All in the Family

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A quick lesson starts off students' visit to Stoney Ridge Farm.

Farmers looking for another avenue of revenue might consider the tale of the Gavettes and Stoney Ridge Farm. It isn’t autumn in Whatcom County, in northern Washington, without a visit to “The Farm That’s Fun for the Family,” open each October. The owners of Stoney Ridge Farm, Derek and Debbie Gavette, promote a harvest theme and good, clean fun.

Billy Goat Gruff, a shaggy white fellow with horns, attracts plenty of attention. Children send tin cans full of grain up to the feeding trough by way of a hand drawn pulley, then crane their necks to see if Billy or his pygmy pals will trot up the gangway to eat.

Children with mothers in tow wander through a huge box maze, then stop to check out the pens of goats, pigs and ponies. Farther down the path, chickens, geese and one huge turkey strut around the pasture.

“The name Stoney Ridge comes from a field on top of the hill,” says Lewis Stremler, Debbie’s dad and farm co-owner. “It’s so full of stones, it takes a half hour to dig one fence post.” But visitors notice only the country charm at Stoney Ridge, where antique tools and kitchen utensils decorate the buildings.

Every few minutes, tractors pulling hay wagons stop near the pumpkin tree for a fresh group of passengers. As they head toward the pumpkin patch, a panoramic view includes green fields, neighboring farm buildings, even the Canadian Rockies to the far north. Hundreds of brilliant orange pumpkins scattered across the field mean no one goes home empty-handed.

Decorative gourds fill another field, covering the ground in yellow, green, orange, stripes and speckles. Bright-red Jonagold apples hang in trees nearby, crisp and tempting. It doesn’t take many of the large fruit – 4 inches in diameter – to fill a U-Pick bag. Extra apples find their way to the cider mill where Derek turns them into freshly pasteurized cider.

Carol Stremler, Debbie’s mom, explains how everyone in the family works together to make some 400 fresh apple pies each season. Pies are left unbaked and are frozen until needed. Then a tantalizing fresh-baked aroma draws visitors into the farm restaurant to enjoy warm slices, topped with vanilla ice cream and a drizzle of caramel. Stoney Ridge apple pies are legendary around Whatcom County, but you’ll have to go there to sample them: The recipe is top secret, handed down from Carol’s mother.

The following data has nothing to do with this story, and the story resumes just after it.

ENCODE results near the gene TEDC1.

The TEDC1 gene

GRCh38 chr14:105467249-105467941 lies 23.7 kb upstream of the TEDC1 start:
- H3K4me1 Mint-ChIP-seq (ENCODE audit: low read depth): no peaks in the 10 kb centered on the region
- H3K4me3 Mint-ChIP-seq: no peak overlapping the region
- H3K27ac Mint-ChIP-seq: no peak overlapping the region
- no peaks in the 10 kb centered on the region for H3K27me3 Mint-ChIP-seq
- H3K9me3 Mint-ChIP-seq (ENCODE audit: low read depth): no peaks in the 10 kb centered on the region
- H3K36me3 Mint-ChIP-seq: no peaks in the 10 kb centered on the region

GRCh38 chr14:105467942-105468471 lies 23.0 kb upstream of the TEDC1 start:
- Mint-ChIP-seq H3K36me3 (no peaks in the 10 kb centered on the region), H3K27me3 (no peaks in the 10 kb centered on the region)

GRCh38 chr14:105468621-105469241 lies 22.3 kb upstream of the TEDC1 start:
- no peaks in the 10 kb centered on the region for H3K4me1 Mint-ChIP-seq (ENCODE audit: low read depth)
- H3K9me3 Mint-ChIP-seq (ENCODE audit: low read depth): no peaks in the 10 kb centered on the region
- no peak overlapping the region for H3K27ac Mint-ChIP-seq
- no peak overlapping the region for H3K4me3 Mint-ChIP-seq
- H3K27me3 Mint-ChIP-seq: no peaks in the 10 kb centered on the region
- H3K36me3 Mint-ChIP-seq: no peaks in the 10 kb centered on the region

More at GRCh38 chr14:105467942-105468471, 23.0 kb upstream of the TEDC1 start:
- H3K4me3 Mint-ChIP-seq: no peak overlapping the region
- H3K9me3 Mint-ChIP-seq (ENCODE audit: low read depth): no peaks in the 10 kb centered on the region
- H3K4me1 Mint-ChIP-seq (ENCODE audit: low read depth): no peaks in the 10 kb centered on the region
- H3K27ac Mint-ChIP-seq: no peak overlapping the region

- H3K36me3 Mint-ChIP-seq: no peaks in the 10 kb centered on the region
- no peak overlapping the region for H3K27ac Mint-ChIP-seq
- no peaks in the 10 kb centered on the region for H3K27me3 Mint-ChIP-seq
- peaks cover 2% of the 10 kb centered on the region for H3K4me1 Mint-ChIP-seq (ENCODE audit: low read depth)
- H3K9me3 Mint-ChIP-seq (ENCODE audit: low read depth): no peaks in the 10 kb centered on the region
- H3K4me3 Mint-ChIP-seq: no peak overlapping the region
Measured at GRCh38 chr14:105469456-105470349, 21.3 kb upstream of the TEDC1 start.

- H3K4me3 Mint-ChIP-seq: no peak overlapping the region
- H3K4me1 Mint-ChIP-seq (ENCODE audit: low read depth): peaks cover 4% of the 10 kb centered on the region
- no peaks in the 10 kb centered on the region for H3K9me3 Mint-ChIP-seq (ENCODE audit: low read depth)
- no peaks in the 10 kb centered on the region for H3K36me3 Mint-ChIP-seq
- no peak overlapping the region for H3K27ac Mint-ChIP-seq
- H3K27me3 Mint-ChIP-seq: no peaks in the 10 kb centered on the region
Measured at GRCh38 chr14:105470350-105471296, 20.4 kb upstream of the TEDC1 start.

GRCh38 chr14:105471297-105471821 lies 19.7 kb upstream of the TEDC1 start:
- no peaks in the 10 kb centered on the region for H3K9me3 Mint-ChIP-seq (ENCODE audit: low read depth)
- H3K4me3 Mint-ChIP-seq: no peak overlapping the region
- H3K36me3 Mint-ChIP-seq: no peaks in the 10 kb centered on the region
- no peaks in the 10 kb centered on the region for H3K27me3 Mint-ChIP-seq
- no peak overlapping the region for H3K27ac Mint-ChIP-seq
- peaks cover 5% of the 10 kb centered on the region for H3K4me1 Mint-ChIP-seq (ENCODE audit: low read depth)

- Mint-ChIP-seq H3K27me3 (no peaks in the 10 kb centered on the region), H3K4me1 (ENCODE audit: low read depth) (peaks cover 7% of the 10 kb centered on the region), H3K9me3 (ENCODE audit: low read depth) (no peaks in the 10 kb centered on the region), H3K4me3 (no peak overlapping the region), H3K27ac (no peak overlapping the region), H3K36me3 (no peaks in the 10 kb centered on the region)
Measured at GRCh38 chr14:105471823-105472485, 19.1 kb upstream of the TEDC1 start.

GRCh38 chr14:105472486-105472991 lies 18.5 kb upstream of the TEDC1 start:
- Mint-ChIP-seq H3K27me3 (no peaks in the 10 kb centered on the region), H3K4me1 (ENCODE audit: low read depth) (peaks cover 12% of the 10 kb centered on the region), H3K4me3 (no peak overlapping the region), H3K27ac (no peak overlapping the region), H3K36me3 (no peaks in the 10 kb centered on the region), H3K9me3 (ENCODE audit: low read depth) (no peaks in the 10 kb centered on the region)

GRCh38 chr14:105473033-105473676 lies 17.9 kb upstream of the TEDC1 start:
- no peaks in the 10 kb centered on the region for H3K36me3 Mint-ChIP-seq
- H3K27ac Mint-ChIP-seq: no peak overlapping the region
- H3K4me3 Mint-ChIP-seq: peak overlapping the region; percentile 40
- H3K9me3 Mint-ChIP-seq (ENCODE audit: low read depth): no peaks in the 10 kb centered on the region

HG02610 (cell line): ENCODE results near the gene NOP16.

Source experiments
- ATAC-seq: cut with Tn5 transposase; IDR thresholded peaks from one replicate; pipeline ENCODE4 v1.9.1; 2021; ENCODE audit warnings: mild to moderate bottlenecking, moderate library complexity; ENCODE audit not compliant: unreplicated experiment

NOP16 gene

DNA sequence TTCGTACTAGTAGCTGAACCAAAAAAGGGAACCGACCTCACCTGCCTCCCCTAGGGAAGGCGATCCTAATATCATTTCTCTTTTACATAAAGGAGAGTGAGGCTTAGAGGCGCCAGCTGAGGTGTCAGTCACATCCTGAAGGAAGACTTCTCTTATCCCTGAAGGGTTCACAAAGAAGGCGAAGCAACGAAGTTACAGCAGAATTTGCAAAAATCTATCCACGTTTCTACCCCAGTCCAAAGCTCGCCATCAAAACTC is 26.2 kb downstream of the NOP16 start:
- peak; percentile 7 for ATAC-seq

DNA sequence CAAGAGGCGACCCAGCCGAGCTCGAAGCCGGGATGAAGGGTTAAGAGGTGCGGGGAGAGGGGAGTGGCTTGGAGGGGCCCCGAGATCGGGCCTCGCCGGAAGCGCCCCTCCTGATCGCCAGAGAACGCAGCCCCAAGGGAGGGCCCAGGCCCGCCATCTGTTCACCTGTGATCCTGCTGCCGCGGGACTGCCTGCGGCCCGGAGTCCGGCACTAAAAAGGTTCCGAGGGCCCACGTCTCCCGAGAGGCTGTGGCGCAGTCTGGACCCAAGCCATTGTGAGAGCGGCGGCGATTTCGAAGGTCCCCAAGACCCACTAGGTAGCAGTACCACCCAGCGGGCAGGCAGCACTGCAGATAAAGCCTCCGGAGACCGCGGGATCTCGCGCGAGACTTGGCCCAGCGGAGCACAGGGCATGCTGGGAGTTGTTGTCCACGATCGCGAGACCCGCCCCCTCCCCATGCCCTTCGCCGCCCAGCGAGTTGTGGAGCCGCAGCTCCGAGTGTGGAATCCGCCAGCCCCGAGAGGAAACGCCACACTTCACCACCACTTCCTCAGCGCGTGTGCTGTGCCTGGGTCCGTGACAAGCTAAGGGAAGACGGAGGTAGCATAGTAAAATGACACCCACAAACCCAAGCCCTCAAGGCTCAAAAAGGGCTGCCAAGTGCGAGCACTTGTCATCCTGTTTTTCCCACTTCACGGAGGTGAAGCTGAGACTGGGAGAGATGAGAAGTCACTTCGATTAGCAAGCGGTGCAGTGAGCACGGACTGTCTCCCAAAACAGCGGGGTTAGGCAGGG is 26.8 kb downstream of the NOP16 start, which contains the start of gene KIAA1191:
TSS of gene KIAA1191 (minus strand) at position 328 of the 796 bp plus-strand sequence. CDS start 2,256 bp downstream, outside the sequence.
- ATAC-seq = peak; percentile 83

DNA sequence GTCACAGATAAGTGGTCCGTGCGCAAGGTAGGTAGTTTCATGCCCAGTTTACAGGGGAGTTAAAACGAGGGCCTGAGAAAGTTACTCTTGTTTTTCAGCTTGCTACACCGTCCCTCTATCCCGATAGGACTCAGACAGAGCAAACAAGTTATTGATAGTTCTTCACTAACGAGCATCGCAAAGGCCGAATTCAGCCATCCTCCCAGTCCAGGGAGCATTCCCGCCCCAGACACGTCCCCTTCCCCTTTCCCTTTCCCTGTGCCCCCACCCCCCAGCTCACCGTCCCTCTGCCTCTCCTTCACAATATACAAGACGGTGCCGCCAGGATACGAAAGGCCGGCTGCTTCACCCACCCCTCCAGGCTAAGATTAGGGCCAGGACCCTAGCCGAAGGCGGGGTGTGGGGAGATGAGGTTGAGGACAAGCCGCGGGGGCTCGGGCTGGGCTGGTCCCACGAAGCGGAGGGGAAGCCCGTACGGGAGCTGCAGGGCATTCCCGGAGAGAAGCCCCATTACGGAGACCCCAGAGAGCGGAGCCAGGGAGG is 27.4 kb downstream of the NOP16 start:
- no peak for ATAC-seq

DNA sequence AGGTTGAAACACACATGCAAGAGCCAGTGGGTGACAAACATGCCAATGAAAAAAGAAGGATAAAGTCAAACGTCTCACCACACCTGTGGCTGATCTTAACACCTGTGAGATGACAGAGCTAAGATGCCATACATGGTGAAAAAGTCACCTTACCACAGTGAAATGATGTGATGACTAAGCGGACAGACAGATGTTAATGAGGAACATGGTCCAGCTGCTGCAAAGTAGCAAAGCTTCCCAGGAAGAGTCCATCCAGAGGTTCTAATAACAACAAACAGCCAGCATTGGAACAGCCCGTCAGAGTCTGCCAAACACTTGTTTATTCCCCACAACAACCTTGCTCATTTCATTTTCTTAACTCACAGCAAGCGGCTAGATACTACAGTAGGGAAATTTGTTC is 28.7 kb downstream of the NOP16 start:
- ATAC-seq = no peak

An outbuilding displays local craft items. A cozy wood-burning stove keeps visitors comfortable while they examine quilts, holiday decorations or stone bird houses. Outside, boxes of freshly picked corn, apples and pears sit alongside bins of pumpkins and gourds. Two huge refrigerated cases hold gallons of fresh apple cider.

Recently Lewis “planted” a 15-foot-tall Y-shaped alder trunk in one of the fields. He attached bungee cords to the tops of the Y, creating a super-sized sling shot. Shoot an apple into the empty water tank set 50 yards away, and you’ll win a free gallon of cider. The attraction was designed for adults. Lewis says, “I wanted to have something more for the dads to do.”

Busloads of school children also visit the farm. One of their first stops is the barn auditorium, complete with hay bale seats. Once settled in, students learn about honeybee pollinization. “Did you know,” asks the instructor, “that honeybees can sense fear? That makes them more likely to sting, so it’s important to relax if you’re around a beehive.”

Children also enjoy looking into the glass-enclosed honeycomb to watch a queen bee and her helpers make honey.

Visitors from as far away as Hawaii, California, Arizona and Pennsylvania have come to Stoney Ridge Farm. Locals visit time and again. When some 5,000 people come here on an October Saturday, the farm takes on the flavor of a county fair. Apparently wholesome family fun is still in style. Just keep that apple pie coming.